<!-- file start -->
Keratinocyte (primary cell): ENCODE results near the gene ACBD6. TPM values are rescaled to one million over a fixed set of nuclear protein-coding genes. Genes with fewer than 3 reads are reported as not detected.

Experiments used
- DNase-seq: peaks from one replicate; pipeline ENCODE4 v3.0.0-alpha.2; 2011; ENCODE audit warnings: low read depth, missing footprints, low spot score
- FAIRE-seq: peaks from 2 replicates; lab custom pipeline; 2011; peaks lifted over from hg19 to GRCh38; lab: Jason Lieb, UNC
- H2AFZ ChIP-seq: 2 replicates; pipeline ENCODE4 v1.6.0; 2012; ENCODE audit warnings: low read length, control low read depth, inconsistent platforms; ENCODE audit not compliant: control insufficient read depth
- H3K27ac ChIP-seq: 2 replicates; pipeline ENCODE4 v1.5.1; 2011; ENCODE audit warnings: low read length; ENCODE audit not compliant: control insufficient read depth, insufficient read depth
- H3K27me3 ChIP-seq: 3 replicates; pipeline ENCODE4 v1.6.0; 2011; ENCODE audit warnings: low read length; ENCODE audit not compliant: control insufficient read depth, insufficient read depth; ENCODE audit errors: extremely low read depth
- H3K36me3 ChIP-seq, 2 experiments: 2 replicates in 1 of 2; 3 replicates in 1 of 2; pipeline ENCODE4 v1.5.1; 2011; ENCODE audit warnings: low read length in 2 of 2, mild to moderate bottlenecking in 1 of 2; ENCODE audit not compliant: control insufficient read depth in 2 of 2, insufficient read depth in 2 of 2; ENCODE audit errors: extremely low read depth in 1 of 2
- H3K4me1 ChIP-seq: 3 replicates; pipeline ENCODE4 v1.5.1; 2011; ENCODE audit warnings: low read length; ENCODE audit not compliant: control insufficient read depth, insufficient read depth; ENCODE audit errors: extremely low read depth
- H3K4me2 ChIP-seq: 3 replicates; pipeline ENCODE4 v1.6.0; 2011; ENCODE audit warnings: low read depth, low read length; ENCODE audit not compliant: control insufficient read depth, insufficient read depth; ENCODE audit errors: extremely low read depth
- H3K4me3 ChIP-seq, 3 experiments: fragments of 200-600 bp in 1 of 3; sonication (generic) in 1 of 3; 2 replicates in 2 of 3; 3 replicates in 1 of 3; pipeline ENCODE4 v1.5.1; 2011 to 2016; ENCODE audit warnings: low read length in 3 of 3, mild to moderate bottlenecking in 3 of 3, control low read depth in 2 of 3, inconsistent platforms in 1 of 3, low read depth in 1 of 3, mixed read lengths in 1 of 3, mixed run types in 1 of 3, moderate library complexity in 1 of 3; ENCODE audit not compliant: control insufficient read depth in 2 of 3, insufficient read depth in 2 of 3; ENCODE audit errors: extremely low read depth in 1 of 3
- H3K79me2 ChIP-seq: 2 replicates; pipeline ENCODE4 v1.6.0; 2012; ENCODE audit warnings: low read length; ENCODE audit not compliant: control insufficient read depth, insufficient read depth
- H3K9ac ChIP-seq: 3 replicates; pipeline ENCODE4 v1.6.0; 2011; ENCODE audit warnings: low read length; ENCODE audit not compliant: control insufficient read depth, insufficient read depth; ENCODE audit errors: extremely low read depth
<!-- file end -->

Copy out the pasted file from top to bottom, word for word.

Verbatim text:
Keratinocyte (primary cell): ENCODE results near the gene ACBD6. TPM values are rescaled to one million over a fixed set of nuclear protein-coding genes. Genes with fewer than 3 reads are reported as not detected.

Experiments used
- DNase-seq: peaks from one replicate; pipeline ENCODE4 v3.0.0-alpha.2; 2011; ENCODE audit warnings: low read depth, missing footprints, low spot score
- FAIRE-seq: peaks from 2 replicates; lab custom pipeline; 2011; peaks lifted over from hg19 to GRCh38; lab: Jason Lieb, UNC
- H2AFZ ChIP-seq: 2 replicates; pipeline ENCODE4 v1.6.0; 2012; ENCODE audit warnings: low read length, control low read depth, inconsistent platforms; ENCODE audit not compliant: control insufficient read depth
- H3K27ac ChIP-seq: 2 replicates; pipeline ENCODE4 v1.5.1; 2011; ENCODE audit warnings: low read length; ENCODE audit not compliant: control insufficient read depth, insufficient read depth
- H3K27me3 ChIP-seq: 3 replicates; pipeline ENCODE4 v1.6.0; 2011; ENCODE audit warnings: low read length; ENCODE audit not compliant: control insufficient read depth, insufficient read depth; ENCODE audit errors: extremely low read depth
- H3K36me3 ChIP-seq, 2 experiments: 2 replicates in 1 of 2; 3 replicates in 1 of 2; pipeline ENCODE4 v1.5.1; 2011; ENCODE audit warnings: low read length in 2 of 2, mild to moderate bottlenecking in 1 of 2; ENCODE audit not compliant: control insufficient read depth in 2 of 2, insufficient read depth in 2 of 2; ENCODE audit errors: extremely low read depth in 1 of 2
- H3K4me1 ChIP-seq: 3 replicates; pipeline ENCODE4 v1.5.1; 2011; ENCODE audit warnings: low read length; ENCODE audit not compliant: control insufficient read depth, insufficient read depth; ENCODE audit errors: extremely low read depth
- H3K4me2 ChIP-seq: 3 replicates; pipeline ENCODE4 v1.6.0; 2011; ENCODE audit warnings: low read depth, low read length; ENCODE audit not compliant: control insufficient read depth, insufficient read depth; ENCODE audit errors: extremely low read depth
- H3K4me3 ChIP-seq, 3 experiments: fragments of 200-600 bp in 1 of 3; sonication (generic) in 1 of 3; 2 replicates in 2 of 3; 3 replicates in 1 of 3; pipeline ENCODE4 v1.5.1; 2011 to 2016; ENCODE audit warnings: low read length in 3 of 3, mild to moderate bottlenecking in 3 of 3, control low read depth in 2 of 3, inconsistent platforms in 1 of 3, low read depth in 1 of 3, mixed read lengths in 1 of 3, mixed run types in 1 of 3, moderate library complexity in 1 of 3; ENCODE audit not compliant: control insufficient read depth in 2 of 3, insufficient read depth in 2 of 3; ENCODE audit errors: extremely low read depth in 1 of 3
- H3K79me2 ChIP-seq: 2 replicates; pipeline ENCODE4 v1.6.0; 2012; ENCODE audit warnings: low read length; ENCODE audit not compliant: control insufficient read depth, insufficient read depth
- H3K9ac ChIP-seq: 3 replicates; pipeline ENCODE4 v1.6.0; 2011; ENCODE audit warnings: low read length; ENCODE audit not compliant: control insufficient read depth, insufficient read depth; ENCODE audit errors: extremely low read depth